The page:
What Do Seafarers Wear?
Seafarers’ job puts them at a higher risk of loss. The severe conditions of their working lives such as weather can be testing. Therefore, while you may think Seafarer put on custom t shirts, hop on the vessel, and begin working, there is a lot you need to learn. Local laws are also important, for example in Calgary, custom work wear is compulsory.
Why Seafarer Wore Trousers
Initially, trousers were seen as laboring attire by Western Europe and other colonial territories. Pants, which were then referred to as long breeches, were worn by laboring men and even mariners.
Long trousers were also worn by commoners, implying that Seafarers and commoners dress the same. Pants were for the poor, and they were taken to signal collective craft identity.
The History of Seafarers Wearing Uniforms
The idea that seafarers should put on a specific outfit was conceived in the 17th Century. The year 1750 and the rest that followed recorded a significant increase in global trade. This meant more passengers boarding the ships.
While initially, seafarers did not need to put on uniforms, the shipping companies introduced the system of using badges and stripes. The outfits become an identity of vessel crews, including the seafarers.
These uniforms helped identify different ranks of Seafarer. Nonetheless, the shipping crew had not settled for a specific official uniform for the merchant navy.
Other naval forces had, by them, introduced uniforms. According to history, seafarers who worked in commercial vessels had similar clothes to those won by commoners.
In 1918, the British trade board introduced an official uniform for the navy crew. Unlike the previous outfits which only denoted rank, these uniforms also depicted the responsibility of each worker.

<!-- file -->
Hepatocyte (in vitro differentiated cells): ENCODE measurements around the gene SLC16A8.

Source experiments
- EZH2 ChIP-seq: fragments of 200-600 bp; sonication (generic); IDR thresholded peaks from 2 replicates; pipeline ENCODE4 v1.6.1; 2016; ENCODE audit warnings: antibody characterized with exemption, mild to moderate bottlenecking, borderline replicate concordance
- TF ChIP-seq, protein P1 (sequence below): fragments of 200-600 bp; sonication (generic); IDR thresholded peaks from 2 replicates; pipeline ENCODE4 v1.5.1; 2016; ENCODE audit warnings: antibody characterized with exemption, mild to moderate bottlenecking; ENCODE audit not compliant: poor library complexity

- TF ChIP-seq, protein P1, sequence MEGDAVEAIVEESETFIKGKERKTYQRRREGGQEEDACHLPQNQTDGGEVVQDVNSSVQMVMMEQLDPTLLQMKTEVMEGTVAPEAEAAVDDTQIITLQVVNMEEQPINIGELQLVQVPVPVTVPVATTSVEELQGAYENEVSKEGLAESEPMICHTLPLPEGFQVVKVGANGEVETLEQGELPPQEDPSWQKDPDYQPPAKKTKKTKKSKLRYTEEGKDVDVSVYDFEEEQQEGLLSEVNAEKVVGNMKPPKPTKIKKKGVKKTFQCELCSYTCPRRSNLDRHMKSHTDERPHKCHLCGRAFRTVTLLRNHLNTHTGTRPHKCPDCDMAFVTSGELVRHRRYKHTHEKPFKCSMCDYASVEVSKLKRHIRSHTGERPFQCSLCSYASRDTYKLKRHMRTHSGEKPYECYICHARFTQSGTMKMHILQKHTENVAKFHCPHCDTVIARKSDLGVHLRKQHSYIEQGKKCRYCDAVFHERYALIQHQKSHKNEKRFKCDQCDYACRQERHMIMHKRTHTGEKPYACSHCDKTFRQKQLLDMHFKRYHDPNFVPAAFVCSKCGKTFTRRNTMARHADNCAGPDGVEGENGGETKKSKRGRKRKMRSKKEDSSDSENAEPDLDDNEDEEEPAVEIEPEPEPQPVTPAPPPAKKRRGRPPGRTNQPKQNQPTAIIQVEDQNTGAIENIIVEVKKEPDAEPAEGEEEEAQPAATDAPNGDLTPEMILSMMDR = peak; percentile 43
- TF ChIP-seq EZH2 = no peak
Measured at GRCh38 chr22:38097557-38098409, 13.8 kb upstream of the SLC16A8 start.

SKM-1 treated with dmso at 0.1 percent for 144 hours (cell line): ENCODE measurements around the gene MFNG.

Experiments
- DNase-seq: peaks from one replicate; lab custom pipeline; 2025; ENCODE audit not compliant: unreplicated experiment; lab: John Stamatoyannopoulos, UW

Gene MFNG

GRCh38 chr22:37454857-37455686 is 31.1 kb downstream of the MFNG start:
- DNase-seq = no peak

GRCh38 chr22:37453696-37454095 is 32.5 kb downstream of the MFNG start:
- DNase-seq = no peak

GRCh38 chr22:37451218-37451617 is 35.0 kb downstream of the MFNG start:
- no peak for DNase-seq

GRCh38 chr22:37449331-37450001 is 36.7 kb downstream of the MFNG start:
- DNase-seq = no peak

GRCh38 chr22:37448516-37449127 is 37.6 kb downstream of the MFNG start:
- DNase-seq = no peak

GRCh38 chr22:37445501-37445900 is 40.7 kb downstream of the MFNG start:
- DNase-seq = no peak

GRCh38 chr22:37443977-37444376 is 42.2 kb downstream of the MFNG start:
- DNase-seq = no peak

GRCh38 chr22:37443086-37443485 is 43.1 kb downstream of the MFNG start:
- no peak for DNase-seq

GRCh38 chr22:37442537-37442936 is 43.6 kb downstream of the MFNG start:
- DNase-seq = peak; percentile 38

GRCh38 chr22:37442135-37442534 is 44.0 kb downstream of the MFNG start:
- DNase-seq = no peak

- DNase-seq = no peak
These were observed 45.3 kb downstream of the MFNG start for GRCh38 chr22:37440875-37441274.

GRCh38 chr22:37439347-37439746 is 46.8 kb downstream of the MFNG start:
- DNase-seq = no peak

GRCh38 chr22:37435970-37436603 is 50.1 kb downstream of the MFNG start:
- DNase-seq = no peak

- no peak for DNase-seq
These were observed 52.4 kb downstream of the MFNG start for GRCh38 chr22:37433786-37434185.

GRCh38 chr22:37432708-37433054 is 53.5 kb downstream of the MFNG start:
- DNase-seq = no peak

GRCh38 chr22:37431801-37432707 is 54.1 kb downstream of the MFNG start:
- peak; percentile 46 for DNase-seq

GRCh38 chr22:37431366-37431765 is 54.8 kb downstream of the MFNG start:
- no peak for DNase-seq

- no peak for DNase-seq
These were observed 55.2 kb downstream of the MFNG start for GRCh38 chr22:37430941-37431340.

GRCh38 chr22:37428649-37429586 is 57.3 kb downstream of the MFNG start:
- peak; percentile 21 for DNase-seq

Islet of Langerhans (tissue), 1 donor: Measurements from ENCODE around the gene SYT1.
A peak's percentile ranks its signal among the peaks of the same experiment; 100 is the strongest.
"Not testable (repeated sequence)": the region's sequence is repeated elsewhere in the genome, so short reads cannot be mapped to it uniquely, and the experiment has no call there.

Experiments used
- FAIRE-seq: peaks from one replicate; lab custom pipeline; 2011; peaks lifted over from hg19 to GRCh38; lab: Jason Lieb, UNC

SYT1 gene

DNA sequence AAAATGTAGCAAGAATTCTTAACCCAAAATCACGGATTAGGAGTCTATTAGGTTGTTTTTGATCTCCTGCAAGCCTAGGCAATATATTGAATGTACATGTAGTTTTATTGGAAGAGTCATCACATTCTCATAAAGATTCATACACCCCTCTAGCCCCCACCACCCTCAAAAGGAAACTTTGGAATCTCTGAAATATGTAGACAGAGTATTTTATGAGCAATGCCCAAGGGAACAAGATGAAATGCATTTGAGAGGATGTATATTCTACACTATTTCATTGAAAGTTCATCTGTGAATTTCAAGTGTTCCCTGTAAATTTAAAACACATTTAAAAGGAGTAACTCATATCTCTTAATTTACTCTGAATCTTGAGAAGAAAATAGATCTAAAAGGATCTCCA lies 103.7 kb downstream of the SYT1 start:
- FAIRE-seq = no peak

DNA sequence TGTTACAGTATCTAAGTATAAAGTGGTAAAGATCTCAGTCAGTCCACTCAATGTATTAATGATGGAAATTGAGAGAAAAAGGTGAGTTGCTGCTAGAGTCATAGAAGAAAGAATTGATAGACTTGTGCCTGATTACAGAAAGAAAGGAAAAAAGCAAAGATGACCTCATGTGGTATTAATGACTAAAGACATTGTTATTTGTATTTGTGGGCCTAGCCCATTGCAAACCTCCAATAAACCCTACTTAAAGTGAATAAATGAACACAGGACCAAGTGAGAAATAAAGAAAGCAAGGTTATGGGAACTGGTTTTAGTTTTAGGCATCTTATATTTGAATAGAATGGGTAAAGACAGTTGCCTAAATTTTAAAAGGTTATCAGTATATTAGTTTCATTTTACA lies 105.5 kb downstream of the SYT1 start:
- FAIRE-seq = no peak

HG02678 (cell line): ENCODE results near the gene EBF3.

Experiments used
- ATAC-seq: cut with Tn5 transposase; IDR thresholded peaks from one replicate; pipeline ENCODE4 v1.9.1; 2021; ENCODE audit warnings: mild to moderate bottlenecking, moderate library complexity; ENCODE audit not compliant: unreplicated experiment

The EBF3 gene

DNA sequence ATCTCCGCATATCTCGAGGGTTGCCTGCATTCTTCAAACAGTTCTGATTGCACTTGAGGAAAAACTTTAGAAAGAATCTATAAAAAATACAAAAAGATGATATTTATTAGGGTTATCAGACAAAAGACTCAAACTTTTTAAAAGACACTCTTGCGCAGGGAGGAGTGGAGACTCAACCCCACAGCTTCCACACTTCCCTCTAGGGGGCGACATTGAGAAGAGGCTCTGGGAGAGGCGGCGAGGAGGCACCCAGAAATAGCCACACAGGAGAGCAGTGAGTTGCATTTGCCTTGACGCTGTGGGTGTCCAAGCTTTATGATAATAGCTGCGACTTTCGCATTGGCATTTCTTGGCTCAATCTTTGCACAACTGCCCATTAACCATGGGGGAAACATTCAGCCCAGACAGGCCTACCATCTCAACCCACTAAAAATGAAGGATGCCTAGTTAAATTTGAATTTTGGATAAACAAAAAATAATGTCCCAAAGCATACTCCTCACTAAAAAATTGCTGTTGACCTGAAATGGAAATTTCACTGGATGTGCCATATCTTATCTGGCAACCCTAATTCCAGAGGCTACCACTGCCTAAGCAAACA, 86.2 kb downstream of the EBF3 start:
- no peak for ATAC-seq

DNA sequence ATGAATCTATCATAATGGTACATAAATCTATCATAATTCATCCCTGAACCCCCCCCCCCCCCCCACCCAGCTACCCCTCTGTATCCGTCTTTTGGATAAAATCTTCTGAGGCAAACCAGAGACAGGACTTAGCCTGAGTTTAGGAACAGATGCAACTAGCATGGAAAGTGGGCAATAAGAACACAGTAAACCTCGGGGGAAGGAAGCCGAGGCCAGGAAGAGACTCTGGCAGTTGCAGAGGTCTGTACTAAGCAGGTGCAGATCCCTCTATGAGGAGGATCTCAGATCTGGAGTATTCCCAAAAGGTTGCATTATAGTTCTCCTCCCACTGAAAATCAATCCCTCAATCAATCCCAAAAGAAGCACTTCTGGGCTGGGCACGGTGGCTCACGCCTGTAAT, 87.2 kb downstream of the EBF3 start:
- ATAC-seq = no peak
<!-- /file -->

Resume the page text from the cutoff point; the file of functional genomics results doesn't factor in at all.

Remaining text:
While the culture of putting on uniforms continued till the late 70s, in the later years, the 80s were characterized by people disassociating themselves with these formal characteristics. This was majorly adopted by those working in merchant’s vessels.
The Current Mode of Seafarers’ Dressing
Dissimilar to the past, Seafarers are improbable to be in uniforms. Other vessel crews such as cruise have maintained being in uniforms. The purpose of emblems, insignia, cap badges, and buttons are still being used to determine the rank and responsibility of the wearer.
Currently, Seafarers working in commercial vessels dress in boiler suits mainly when working on the deck or in the engine room. Since most sea vessels abolished strict communal areas, there is less need for uniforms.
Maybe the sea industry is slowly moving towards a more functional mode of dressing and away from the hierarchical pattern of dressing. The primary concern is whether the abolishment of uniform may have repercussions.
The Downside of Seafarers Not Putting on a Uniform
Studies show that dressing in uniforms helps boosts productivity, strengthens unity among employees, and gives them a sense of belonging. Therefore, doing away with the need for uniforms may harm their productivity at work. Also, it may diminish their sense of pride, which they would have otherwise enjoyed in uniform.
For the past decades, we have depended on what comes through the ships. What is brought along has an impact on what we eat and how we dress. Seafarer is a commonly under looked profession, irrespective of the struggle they go through. You might honor them by wearing like them. Numerous online stores are offering Seafarers’ custom T-shirts, so get yours today!